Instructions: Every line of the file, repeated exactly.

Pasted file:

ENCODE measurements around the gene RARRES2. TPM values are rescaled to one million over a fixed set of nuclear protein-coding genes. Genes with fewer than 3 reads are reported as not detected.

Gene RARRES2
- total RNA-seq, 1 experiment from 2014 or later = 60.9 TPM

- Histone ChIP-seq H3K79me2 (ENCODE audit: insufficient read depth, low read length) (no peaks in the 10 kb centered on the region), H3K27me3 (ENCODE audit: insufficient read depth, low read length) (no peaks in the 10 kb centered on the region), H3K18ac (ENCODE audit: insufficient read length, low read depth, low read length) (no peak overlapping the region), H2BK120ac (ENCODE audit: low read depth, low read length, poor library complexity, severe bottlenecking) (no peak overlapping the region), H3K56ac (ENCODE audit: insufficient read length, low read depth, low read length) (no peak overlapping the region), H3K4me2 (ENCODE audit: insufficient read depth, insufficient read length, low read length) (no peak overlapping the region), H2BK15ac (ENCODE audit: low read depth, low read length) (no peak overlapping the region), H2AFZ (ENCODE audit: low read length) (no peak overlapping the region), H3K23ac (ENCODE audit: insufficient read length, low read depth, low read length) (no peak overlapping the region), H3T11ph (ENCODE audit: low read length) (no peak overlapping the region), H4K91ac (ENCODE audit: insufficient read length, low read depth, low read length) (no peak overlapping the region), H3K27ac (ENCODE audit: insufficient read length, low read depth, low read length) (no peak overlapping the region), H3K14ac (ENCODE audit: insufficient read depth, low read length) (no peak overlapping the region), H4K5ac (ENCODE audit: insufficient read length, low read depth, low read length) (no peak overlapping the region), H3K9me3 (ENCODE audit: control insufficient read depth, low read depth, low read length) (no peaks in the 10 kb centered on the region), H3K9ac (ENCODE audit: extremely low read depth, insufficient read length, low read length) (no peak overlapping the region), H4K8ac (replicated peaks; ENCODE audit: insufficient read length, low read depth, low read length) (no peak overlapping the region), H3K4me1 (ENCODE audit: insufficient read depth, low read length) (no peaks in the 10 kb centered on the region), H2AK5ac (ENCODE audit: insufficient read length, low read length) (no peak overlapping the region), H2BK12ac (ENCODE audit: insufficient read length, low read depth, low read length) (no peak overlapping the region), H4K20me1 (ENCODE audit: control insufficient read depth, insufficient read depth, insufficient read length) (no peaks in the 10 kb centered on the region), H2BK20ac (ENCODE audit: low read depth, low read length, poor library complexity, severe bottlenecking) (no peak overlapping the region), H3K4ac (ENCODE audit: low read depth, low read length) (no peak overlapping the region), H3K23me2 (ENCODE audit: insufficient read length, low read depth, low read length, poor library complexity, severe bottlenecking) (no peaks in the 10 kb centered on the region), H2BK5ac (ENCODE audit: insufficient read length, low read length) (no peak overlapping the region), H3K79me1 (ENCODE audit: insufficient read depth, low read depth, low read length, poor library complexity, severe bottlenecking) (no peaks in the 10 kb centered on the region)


ENCODE measurements around the gene RARRES2. TPM values are rescaled to one million over a fixed set of nuclear protein-coding genes. Genes with fewer than 3 reads are reported as not detected.

Gene RARRES2
- total RNA-seq, 1 experiment from 2014 or later = 60.9 TPM

- Histone ChIP-seq H3K79me2 (ENCODE audit: insufficient read depth, low read length) (no peaks in the 10 kb centered on the region), H3K27me3 (ENCODE audit: insufficient read depth, low read length) (no peaks in the 10 kb centered on the region), H3K18ac (ENCODE audit: insufficient read length, low read depth, low read length) (no peak overlapping the region), H2BK120ac (ENCODE audit: low read depth, low read length, poor library complexity, severe bottlenecking) (no peak overlapping the region), H3K56ac (ENCODE audit: insufficient read length, low read depth, low read length) (no peak overlapping the region), H3K4me2 (ENCODE audit: insufficient read depth, insufficient read length, low read length) (no peak overlapping the region), H2BK15ac (ENCODE audit: low read depth, low read length) (no peak overlapping the region), H2AFZ (ENCODE audit: low read length) (no peak overlapping the region), H3K23ac (ENCODE audit: insufficient read length, low read depth, low read length) (no peak overlapping the region), H3T11ph (ENCODE audit: low read length) (no peak overlapping the region), H4K91ac (ENCODE audit: insufficient read length, low read depth, low read length) (no peak overlapping the region), H3K27ac (ENCODE audit: insufficient read length, low read depth, low read length) (no peak overlapping the region), H3K14ac (ENCODE audit: insufficient read depth, low read length) (no peak overlapping the region), H4K5ac (ENCODE audit: insufficient read length, low read depth, low read length) (no peak overlapping the region), H3K9me3 (ENCODE audit: control insufficient read depth, low read depth, low read length) (no peaks in the 10 kb centered on the region), H3K9ac (ENCODE audit: extremely low read depth, insufficient read length, low read length) (no peak overlapping the region), H4K8ac (replicated peaks; ENCODE audit: insufficient read length, low read depth, low read length) (no peak overlapping the region), H3K4me1 (ENCODE audit: insufficient read depth, low read length) (no peaks in the 10 kb centered on the region), H2AK5ac (ENCODE audit: insufficient read length, low read length) (no peak overlapping the region), H2BK12ac (ENCODE audit: insufficient read length, low read depth, low read length) (no peak overlapping the region), H4K20me1 (ENCODE audit: control insufficient read depth, insufficient read depth, insufficient read length) (no peaks in the 10 kb centered on the region), H2BK20ac (ENCODE audit: low read depth, low read length, poor library complexity, severe bottlenecking) (no peak overlapping the region), H3K4ac (ENCODE audit: low read depth, low read length) (no peak overlapping the region), H3K23me2 (ENCODE audit: insufficient read length, low read depth, low read length, poor library complexity, severe bottlenecking) (no peaks in the 10 kb centered on the region), H2BK5ac (ENCODE audit: insufficient read length, low read length) (no peak overlapping the region), H3K79me1 (ENCODE audit: insufficient read depth, low read depth, low read length, poor library complexity, severe bottlenecking) (no peaks in the 10 kb centered on the region)